The use of Cannabis (marijuana) for chronic back pain relief places healthcare providers in somewhat of a catch 22 predicament.
On one hand, Cannabis has been shown to have some beneficial effects in controlling chronic pain. On the other hand,Cannabis is still illegal in many countries.
A recent study published in the Journal of the American Board of Family Practice, cited several benefits and risks associated with the use of Cannabis.
Benefits included pain-relieving qualities along with synergistic benefits when combined with other pain-relieving medications such as opioids.
Risks included dependence and addiction, exposure to chemical contaminants such as carcinogens, behavioral changes, and, in some cases, death.
Cannabis For Chronic Pain Relief
This article, published on WebMD, looks at the use of marijuana for chronic pain relief.
It’s been known anecdotally,” says researcher Mark Ware, MD, assistant professor of anesthesia and family medicine at McGill University in Montreal. “About 10% to 15% of patients attending a chronic pain clinic use cannabis as part of their pain [control] strategy,” he tells WebMD.
But Ware’s study is more scientific — a clinical trial in which his team compared placebo with three different doses of cannabis. The research is published in CMAJ, the Canadian Medical Association Journal.
The new study ”adds to the trickle of evidence that cannabis may help some of the patients who are struggling [with pain] at present,” Henry McQuay, DM, an emeritus fellow at Balliol College, Oxford University, England, writes in a commentary accompanying the study.
Marijuana for Pain Relief: Study Details
Ware evaluated 21 men and women, average age 45, who had chronic nerve pain (also called neuropathic pain). A typical example, Ware tells WebMD, is a patient who had knee surgery and during the course of the operation the surgeon may have had no choice but to cut a nerve, leading to chronic pain after the surgery.
Ware’s team tried three different potencies of marijuana, with the highest a concentration at 9.4% tetrahydrocannabinol (THC) herbal cannabis. He also tested 2.5% and 6% THC.
”Each person was in the study for two months, and used all four strengths [including placebo],” Ware says. He rotated them through the four strengths in different orders, and they didn’t know which they were using.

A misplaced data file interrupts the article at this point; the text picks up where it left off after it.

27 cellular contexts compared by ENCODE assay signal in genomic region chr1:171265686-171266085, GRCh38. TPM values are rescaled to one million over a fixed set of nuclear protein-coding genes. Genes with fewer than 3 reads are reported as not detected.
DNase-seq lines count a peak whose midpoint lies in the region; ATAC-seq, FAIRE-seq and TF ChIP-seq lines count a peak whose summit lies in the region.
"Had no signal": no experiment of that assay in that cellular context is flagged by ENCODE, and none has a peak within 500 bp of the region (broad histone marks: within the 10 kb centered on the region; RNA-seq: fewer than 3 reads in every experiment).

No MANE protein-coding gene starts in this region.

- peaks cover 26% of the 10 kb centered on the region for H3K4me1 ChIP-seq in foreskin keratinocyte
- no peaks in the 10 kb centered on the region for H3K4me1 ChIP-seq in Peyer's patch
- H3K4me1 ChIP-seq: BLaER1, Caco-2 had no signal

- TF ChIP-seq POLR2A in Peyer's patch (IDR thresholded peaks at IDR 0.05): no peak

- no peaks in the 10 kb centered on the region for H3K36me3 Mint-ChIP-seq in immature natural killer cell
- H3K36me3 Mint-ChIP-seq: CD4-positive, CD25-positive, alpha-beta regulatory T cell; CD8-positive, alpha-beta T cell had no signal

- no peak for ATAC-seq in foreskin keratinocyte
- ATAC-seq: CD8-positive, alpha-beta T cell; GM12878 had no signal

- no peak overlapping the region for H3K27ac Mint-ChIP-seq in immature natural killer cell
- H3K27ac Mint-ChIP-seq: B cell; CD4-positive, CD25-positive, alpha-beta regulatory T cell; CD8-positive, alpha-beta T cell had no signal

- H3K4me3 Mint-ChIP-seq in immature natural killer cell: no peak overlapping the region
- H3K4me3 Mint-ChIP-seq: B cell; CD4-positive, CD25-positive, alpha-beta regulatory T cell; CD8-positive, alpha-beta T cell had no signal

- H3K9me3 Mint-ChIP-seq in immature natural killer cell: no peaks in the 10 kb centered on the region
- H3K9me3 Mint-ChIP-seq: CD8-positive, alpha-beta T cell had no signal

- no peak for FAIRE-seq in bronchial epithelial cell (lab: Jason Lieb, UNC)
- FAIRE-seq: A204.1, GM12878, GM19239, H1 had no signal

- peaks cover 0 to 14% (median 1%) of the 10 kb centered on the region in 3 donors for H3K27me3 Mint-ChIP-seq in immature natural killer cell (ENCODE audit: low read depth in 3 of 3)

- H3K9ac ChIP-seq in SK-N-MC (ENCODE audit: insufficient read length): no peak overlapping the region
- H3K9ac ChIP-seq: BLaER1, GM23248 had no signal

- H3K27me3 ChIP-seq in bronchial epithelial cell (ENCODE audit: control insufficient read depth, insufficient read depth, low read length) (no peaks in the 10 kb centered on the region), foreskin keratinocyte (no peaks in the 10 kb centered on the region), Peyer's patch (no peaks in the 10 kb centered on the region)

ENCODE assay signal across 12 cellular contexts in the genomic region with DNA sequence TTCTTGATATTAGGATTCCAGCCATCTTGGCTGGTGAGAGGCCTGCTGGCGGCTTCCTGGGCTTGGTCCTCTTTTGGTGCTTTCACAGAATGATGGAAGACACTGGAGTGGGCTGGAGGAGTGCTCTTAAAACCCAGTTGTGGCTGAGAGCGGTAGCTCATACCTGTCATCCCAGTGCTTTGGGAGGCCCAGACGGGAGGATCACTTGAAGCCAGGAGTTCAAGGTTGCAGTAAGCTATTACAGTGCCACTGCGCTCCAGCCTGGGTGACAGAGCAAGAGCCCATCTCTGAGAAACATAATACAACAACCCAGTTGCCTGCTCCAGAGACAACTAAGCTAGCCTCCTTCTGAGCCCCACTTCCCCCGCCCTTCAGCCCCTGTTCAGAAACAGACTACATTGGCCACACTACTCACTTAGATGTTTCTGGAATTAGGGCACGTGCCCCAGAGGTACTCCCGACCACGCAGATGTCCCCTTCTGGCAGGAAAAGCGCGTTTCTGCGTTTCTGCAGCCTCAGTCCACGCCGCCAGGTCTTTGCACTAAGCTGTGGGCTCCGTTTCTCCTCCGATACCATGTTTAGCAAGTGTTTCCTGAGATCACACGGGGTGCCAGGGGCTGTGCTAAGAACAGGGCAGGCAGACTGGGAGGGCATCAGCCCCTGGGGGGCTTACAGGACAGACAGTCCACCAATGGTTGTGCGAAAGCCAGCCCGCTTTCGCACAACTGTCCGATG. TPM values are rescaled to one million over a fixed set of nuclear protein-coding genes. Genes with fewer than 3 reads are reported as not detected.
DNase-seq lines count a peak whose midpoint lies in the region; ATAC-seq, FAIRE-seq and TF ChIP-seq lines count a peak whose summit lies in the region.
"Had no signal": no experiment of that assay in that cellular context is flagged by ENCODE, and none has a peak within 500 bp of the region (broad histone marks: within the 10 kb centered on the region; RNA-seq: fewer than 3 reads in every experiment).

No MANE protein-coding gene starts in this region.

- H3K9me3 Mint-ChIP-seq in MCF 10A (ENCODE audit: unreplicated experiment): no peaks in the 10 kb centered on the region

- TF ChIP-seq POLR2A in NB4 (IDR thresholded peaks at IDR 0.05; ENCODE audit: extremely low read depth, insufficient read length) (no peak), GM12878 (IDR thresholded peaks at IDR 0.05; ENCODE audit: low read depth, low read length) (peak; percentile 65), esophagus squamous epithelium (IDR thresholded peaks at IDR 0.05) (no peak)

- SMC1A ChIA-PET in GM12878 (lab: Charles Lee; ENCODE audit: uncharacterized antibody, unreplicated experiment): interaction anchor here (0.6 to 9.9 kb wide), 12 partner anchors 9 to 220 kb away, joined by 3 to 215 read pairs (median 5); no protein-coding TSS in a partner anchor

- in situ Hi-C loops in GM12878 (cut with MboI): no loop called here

The cannabis was put into gelatin capsules, then put into the bowl of a pipe. Each person was told to inhale for five seconds while the cannabis was lit, hold the smoke in their lungs for 10 seconds, and then exhale.
They did this single puff three times a day for five days for each of the doses and the placebo. The participants were allowed to continue on their routine pain medications.
After each of the five-day trials, participants rated their pain on a scale of zero to 10, with 10 being the worst.
The highest dose, 9.4%, provided relief, Ware says. “They reduced their pain down to 5.4,” Ware says. “Those on placebo were at 6.1.”
Although that difference may seem modest, ”any reduction in pain is important,” Ware says.
The concentration of 9.4%, Ware says, is lower than that found in marijuana on the street. “On the street, it’s 10% to 15% THC, more or less,” he says.
“We’ve shown again that cannabis is analgesic,” Ware says. “Clearly, it has medical value.”
(Read full article)
Medical Marijuana Study
A recent study published in the Journal of Psychoactive Drugs by a group of U.C. Santa Cruz sociologists found the average California medical marijuana user to be white, male, educated and fully employed.
The most common symptoms driving someone to seek out medical marijuana were pain (most frequently in the back or neck), insomnia and anxiety. About half of all respondents said they were using marijuana as a substitutive for another prescription drug. Users were slightly more likely to use tobacco than the general population but less likely to drink alcohol.
(Read full article)
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